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Egyptian Opposition Protests Renewal of Emergency Law

Published on Thursday 3rd June 2010

The government's decision to renew Egypt's longstanding Emergency Law has drawn furious reactions from opposition figures and rights advocates.

While government spokesmen say the law will only be used against terrorism and drug trafficking, critics say it is aimed primarily at stifling political dissent.

Egypt voted in elections to the upper house of its parliament Tuesday with many denied the right to contest because of the Emergency Law.

"Every society faces the threat of terrorism and drug trafficking," Atef Al- Banna, professor of constitutional law at Cairo University, told IPS. "To combat these crimes, security agencies should rely on their crime fighting skills and experience, not on a nationwide state of emergency."

On May 11, Egypt's parliament, which is dominated by the ruling National Democratic Party (NDP) of President Hosni Mubarak, approved the extension of the Emergency Law by another two years. The 29-year-old law, first declared following the 1981 assassination of President Anwar Sadat, gives the state wide-ranging powers of arrest and detention without charge.

"The Emergency Law allows authorities to arrest and detain suspects for up to 90 days without charge or trial," explained Al-Banna. "When the 90 days are up, suspects are often released on paper only to be re-arrested the same day, meaning that detention without charge can be prolonged indefinitely."

Fully aware of the law's unpopularity, government officials hastened to stress that the law would only be employed to combat terrorism and drug trafficking.

"The government has promised this time that the application of emergency powers will be restricted to terrorist and drug-trafficking crimes," read a report issued by ruling party MPs in defence of the extension. "It has also promised that procedures fall completely under judicial supervision."

The report went on to justify the move by citing "new factors" to have emerged in recent years, including "terrorist acts and regional conflicts".

But despite these assurances and justifications, critics have been quick to denounce the extension, warning of its potentially dire effects on citizens' basic rights.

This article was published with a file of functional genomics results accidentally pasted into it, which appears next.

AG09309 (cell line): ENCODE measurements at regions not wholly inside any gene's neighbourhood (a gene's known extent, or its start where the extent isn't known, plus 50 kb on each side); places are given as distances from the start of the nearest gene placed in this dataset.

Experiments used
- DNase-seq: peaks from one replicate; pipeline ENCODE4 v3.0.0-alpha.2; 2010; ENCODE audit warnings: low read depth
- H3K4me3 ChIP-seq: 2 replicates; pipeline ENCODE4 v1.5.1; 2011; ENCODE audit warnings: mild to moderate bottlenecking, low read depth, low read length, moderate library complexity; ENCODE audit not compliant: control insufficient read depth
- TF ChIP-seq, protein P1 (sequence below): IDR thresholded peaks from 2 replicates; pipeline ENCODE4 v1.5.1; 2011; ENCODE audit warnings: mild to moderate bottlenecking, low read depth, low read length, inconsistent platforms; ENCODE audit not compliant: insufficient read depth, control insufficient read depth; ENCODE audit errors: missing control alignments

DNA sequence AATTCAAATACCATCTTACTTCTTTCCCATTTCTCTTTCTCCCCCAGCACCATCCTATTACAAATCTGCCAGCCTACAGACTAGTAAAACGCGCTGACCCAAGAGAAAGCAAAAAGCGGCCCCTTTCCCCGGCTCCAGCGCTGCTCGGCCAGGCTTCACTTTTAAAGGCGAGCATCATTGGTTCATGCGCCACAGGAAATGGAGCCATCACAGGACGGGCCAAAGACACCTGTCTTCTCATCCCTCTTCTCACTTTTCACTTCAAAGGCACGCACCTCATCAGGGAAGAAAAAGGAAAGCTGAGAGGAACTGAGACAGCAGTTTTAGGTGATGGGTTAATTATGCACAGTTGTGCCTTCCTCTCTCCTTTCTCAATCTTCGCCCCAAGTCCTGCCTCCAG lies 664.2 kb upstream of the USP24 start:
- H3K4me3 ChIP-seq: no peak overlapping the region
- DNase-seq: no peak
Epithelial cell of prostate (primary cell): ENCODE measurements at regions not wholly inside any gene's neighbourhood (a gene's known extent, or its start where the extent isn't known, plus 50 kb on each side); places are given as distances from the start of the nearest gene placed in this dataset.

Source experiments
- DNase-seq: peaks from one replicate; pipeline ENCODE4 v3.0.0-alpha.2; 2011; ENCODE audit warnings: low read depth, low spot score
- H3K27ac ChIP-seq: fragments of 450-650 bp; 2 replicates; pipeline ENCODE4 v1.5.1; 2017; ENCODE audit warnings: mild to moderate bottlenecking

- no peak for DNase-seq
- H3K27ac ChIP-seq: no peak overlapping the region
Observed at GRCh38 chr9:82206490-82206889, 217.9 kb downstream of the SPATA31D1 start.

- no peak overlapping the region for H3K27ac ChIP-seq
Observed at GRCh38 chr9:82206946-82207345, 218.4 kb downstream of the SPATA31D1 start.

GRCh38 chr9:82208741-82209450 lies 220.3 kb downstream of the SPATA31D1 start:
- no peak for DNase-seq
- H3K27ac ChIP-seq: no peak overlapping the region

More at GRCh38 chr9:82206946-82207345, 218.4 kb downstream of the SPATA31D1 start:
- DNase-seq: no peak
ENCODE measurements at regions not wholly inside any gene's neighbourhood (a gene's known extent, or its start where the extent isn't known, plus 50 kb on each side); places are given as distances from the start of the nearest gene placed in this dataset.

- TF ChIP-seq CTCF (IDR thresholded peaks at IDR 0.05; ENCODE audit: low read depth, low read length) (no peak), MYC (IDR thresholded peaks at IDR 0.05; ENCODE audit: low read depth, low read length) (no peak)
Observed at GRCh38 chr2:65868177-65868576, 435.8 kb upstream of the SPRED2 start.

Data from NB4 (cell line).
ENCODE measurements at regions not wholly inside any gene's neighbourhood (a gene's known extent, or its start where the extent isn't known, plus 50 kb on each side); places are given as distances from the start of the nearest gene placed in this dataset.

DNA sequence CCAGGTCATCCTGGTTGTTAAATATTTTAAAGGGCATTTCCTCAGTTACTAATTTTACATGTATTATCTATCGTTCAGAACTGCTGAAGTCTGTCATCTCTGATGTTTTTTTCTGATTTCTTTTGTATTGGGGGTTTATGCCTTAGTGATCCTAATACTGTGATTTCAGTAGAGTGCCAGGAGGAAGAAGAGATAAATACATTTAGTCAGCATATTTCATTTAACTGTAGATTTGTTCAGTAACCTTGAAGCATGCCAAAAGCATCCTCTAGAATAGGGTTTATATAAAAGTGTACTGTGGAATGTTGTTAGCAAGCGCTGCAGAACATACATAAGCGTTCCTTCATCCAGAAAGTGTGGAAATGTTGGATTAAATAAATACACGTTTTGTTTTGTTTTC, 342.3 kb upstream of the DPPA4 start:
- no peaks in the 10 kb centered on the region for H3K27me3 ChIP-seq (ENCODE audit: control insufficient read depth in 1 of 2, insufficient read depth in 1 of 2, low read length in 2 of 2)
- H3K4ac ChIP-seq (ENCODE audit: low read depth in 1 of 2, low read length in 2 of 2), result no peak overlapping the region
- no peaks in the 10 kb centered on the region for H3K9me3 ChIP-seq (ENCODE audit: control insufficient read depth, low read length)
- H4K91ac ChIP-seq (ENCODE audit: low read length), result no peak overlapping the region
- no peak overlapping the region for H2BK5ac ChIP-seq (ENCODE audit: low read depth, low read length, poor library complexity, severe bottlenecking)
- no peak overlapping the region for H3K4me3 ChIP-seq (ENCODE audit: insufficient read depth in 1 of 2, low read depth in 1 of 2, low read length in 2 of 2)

"In the case of crimes deemed a threat to national security or public order, the Emergency Law allows the security apparatus to take certain pre-emptive measures," said Al-Banna. "Although the penal code requires that security agencies first obtain permission from the public attorney for these measures, the Emergency Law effectively does away with the need for judicial permission.

"The law constitutes a threat to the rights and freedoms of every citizen by allowing authorities to arrest anyone they want, especially those that write editorials critical of the government or participate in political demonstrations," he added. "And this threat tends to escalate in advance of elections."

Egypt is currently bracing for two more major national elections following elections for the Shura Council (the upper house of parliament) Tuesday: elections for the People's Assembly (the lower house of parliament) in October; and presidential elections slated for next year.

Widespread apathy marked the Shura elections, with people resigned to NDP dominance. The next two elections are also expected to be dominated by NDP candidates.

Political analyst Fahmi Howeidy points out that the interior ministry has ordered the arrest of all opposition Shura Council candidates found to be using electoral slogans of a religious nature. The Muslim Brotherhood - which controls roughly a fifth of the seats in parliament, making it Egypt's largest opposition movement - is known for using the electoral slogan "Islam is the solution".

"Using the law to threaten opposition candidates with arrest reveals the large gap between the official reason for the law's extension - terrorism and drug trafficking - and its practical application," Howeidy wrote.

Muslim Brotherhood spokesman Essam Al-Arian likewise pointed to the obvious disconnect between theory and practice, noting the recent arrest of several supporters of the Brotherhood's Shura Council candidates under the Emergency Law.

"The government flunked the first test with the arrest of our candidates' supporters," Al-Arian told IPS. "This proves the government's insincerity when it says the law will only be applied in cases of terrorism and drug trafficking."

U.S. Secretary of State Hillary Clinton has called on Mubarak to fulfill a 2005 electoral promise to replace the law with permanent anti-terrorism legislation. "This extension is regrettable, given the pledge made by the government to the Egyptian people in 2005," Clinton said.

According to Al-Banna, there is no legal justification for either the Emergency Law or new anti-terrorism legislation, "since Egypt's penal code already contains adequate provisions for dealing with both terrorism and drug trafficking, both of which are potentially capital offences."

Al-Banna went on to point out that, according to Egypt's constitution, emergency powers can only be declared in a state of war; under the threat of war; in the case of natural or unnatural disasters; or in the case of serious public disturbance.

"Egypt isn't currently suffering from any of these," he said, noting that, in most other countries, "if a state of emergency is declared, it is never extended beyond two weeks or a month at the most."

Opposition figures complain that Egypt's longstanding state of political stagnation under the Mubarak regime is largely attributable to the oppressive law.

"The Emergency Law has killed Egyptian political life," said Al-Arian. "Its primary objective is to maintain the alliance between dictatorship and corruption, which has led to the political and economic deterioration of the country."

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